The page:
Lead fell 1.35 percent, $2,008 US per tonne, on the London Metal Exchange (LME) over the past week. The metal declined along with other commodities, largely on fears of a deepening recession in Europe.
These concerns, along with worries about slowing demand in China, could hold back base metal prices in the short term, Nicholas Snowdon, a commodities trader with Barclays Capital in New York, told Reuters.
“But ultimately,” he said, “we are still in a phase where this tension between current softness in Chinese demand and the expectation of an ultimate improvement in conditions there in the second half of the year is keeping us in a relatively range-bound market for the majority of base metal prices.”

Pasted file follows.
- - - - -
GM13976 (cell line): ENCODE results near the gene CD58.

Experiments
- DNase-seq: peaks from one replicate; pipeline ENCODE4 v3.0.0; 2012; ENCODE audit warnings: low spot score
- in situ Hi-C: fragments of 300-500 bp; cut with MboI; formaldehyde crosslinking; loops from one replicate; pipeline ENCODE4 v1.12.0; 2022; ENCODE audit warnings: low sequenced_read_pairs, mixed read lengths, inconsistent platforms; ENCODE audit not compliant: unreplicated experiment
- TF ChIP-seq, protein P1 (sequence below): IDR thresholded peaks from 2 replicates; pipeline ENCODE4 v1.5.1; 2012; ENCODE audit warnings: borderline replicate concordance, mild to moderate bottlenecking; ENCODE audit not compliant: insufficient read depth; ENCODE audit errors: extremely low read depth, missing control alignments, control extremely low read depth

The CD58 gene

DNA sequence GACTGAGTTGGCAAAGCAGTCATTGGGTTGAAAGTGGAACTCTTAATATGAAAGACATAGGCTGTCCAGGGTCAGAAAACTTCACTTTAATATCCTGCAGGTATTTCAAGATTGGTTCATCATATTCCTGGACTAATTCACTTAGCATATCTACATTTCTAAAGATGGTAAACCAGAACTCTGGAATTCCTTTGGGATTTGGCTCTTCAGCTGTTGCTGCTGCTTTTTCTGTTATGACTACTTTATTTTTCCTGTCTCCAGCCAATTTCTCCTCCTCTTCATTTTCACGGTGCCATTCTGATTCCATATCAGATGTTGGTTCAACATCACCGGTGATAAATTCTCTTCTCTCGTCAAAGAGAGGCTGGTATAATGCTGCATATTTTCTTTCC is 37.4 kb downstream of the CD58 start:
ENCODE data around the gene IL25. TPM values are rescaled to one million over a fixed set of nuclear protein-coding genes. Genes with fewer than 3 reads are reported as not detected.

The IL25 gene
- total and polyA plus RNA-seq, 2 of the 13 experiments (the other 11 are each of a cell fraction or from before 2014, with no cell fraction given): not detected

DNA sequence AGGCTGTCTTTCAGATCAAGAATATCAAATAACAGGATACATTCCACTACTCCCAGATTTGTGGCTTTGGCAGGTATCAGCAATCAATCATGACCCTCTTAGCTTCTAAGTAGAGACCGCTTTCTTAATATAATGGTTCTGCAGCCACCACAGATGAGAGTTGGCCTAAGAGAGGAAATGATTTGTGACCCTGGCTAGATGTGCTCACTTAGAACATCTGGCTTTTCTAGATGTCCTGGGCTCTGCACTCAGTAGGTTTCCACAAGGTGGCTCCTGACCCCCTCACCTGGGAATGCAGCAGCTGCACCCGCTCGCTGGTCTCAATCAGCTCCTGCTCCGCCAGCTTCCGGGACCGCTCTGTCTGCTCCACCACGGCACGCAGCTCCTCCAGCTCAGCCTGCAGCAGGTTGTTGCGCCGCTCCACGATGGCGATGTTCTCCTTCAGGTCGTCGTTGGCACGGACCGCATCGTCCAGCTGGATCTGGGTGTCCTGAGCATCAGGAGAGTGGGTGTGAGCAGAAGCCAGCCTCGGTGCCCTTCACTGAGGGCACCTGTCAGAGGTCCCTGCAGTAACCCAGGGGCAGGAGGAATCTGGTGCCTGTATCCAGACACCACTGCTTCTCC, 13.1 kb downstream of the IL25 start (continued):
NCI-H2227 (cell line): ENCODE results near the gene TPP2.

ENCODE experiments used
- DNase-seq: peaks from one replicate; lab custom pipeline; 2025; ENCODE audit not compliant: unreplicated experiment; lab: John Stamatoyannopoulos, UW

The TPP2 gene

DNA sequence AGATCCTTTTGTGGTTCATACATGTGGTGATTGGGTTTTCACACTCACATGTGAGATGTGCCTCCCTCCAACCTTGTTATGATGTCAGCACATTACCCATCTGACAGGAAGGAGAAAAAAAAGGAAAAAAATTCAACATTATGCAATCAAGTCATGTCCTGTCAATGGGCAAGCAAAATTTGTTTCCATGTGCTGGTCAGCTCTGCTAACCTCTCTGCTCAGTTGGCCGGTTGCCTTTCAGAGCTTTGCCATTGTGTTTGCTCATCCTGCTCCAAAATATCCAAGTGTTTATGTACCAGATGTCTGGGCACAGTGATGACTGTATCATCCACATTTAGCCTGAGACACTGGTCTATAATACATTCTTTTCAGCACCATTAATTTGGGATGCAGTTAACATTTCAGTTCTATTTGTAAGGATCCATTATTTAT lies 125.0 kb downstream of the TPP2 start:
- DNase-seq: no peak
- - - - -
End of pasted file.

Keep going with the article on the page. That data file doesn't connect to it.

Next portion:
Looking longer term, according to an April 30 report from the International Lead and Zinc Study Group, Chinese lead demand is expected to rise 7.3 percent in 2012, and the country’s production is expected to reach 2.54 million tonnes, or 52 percent of global output.
Demand for lead-acid batteries is also improving in China as more battery makers reopen their facilities. The Chinese government closed 90 percent of them when it brought in stricter environmental measures in 2011.
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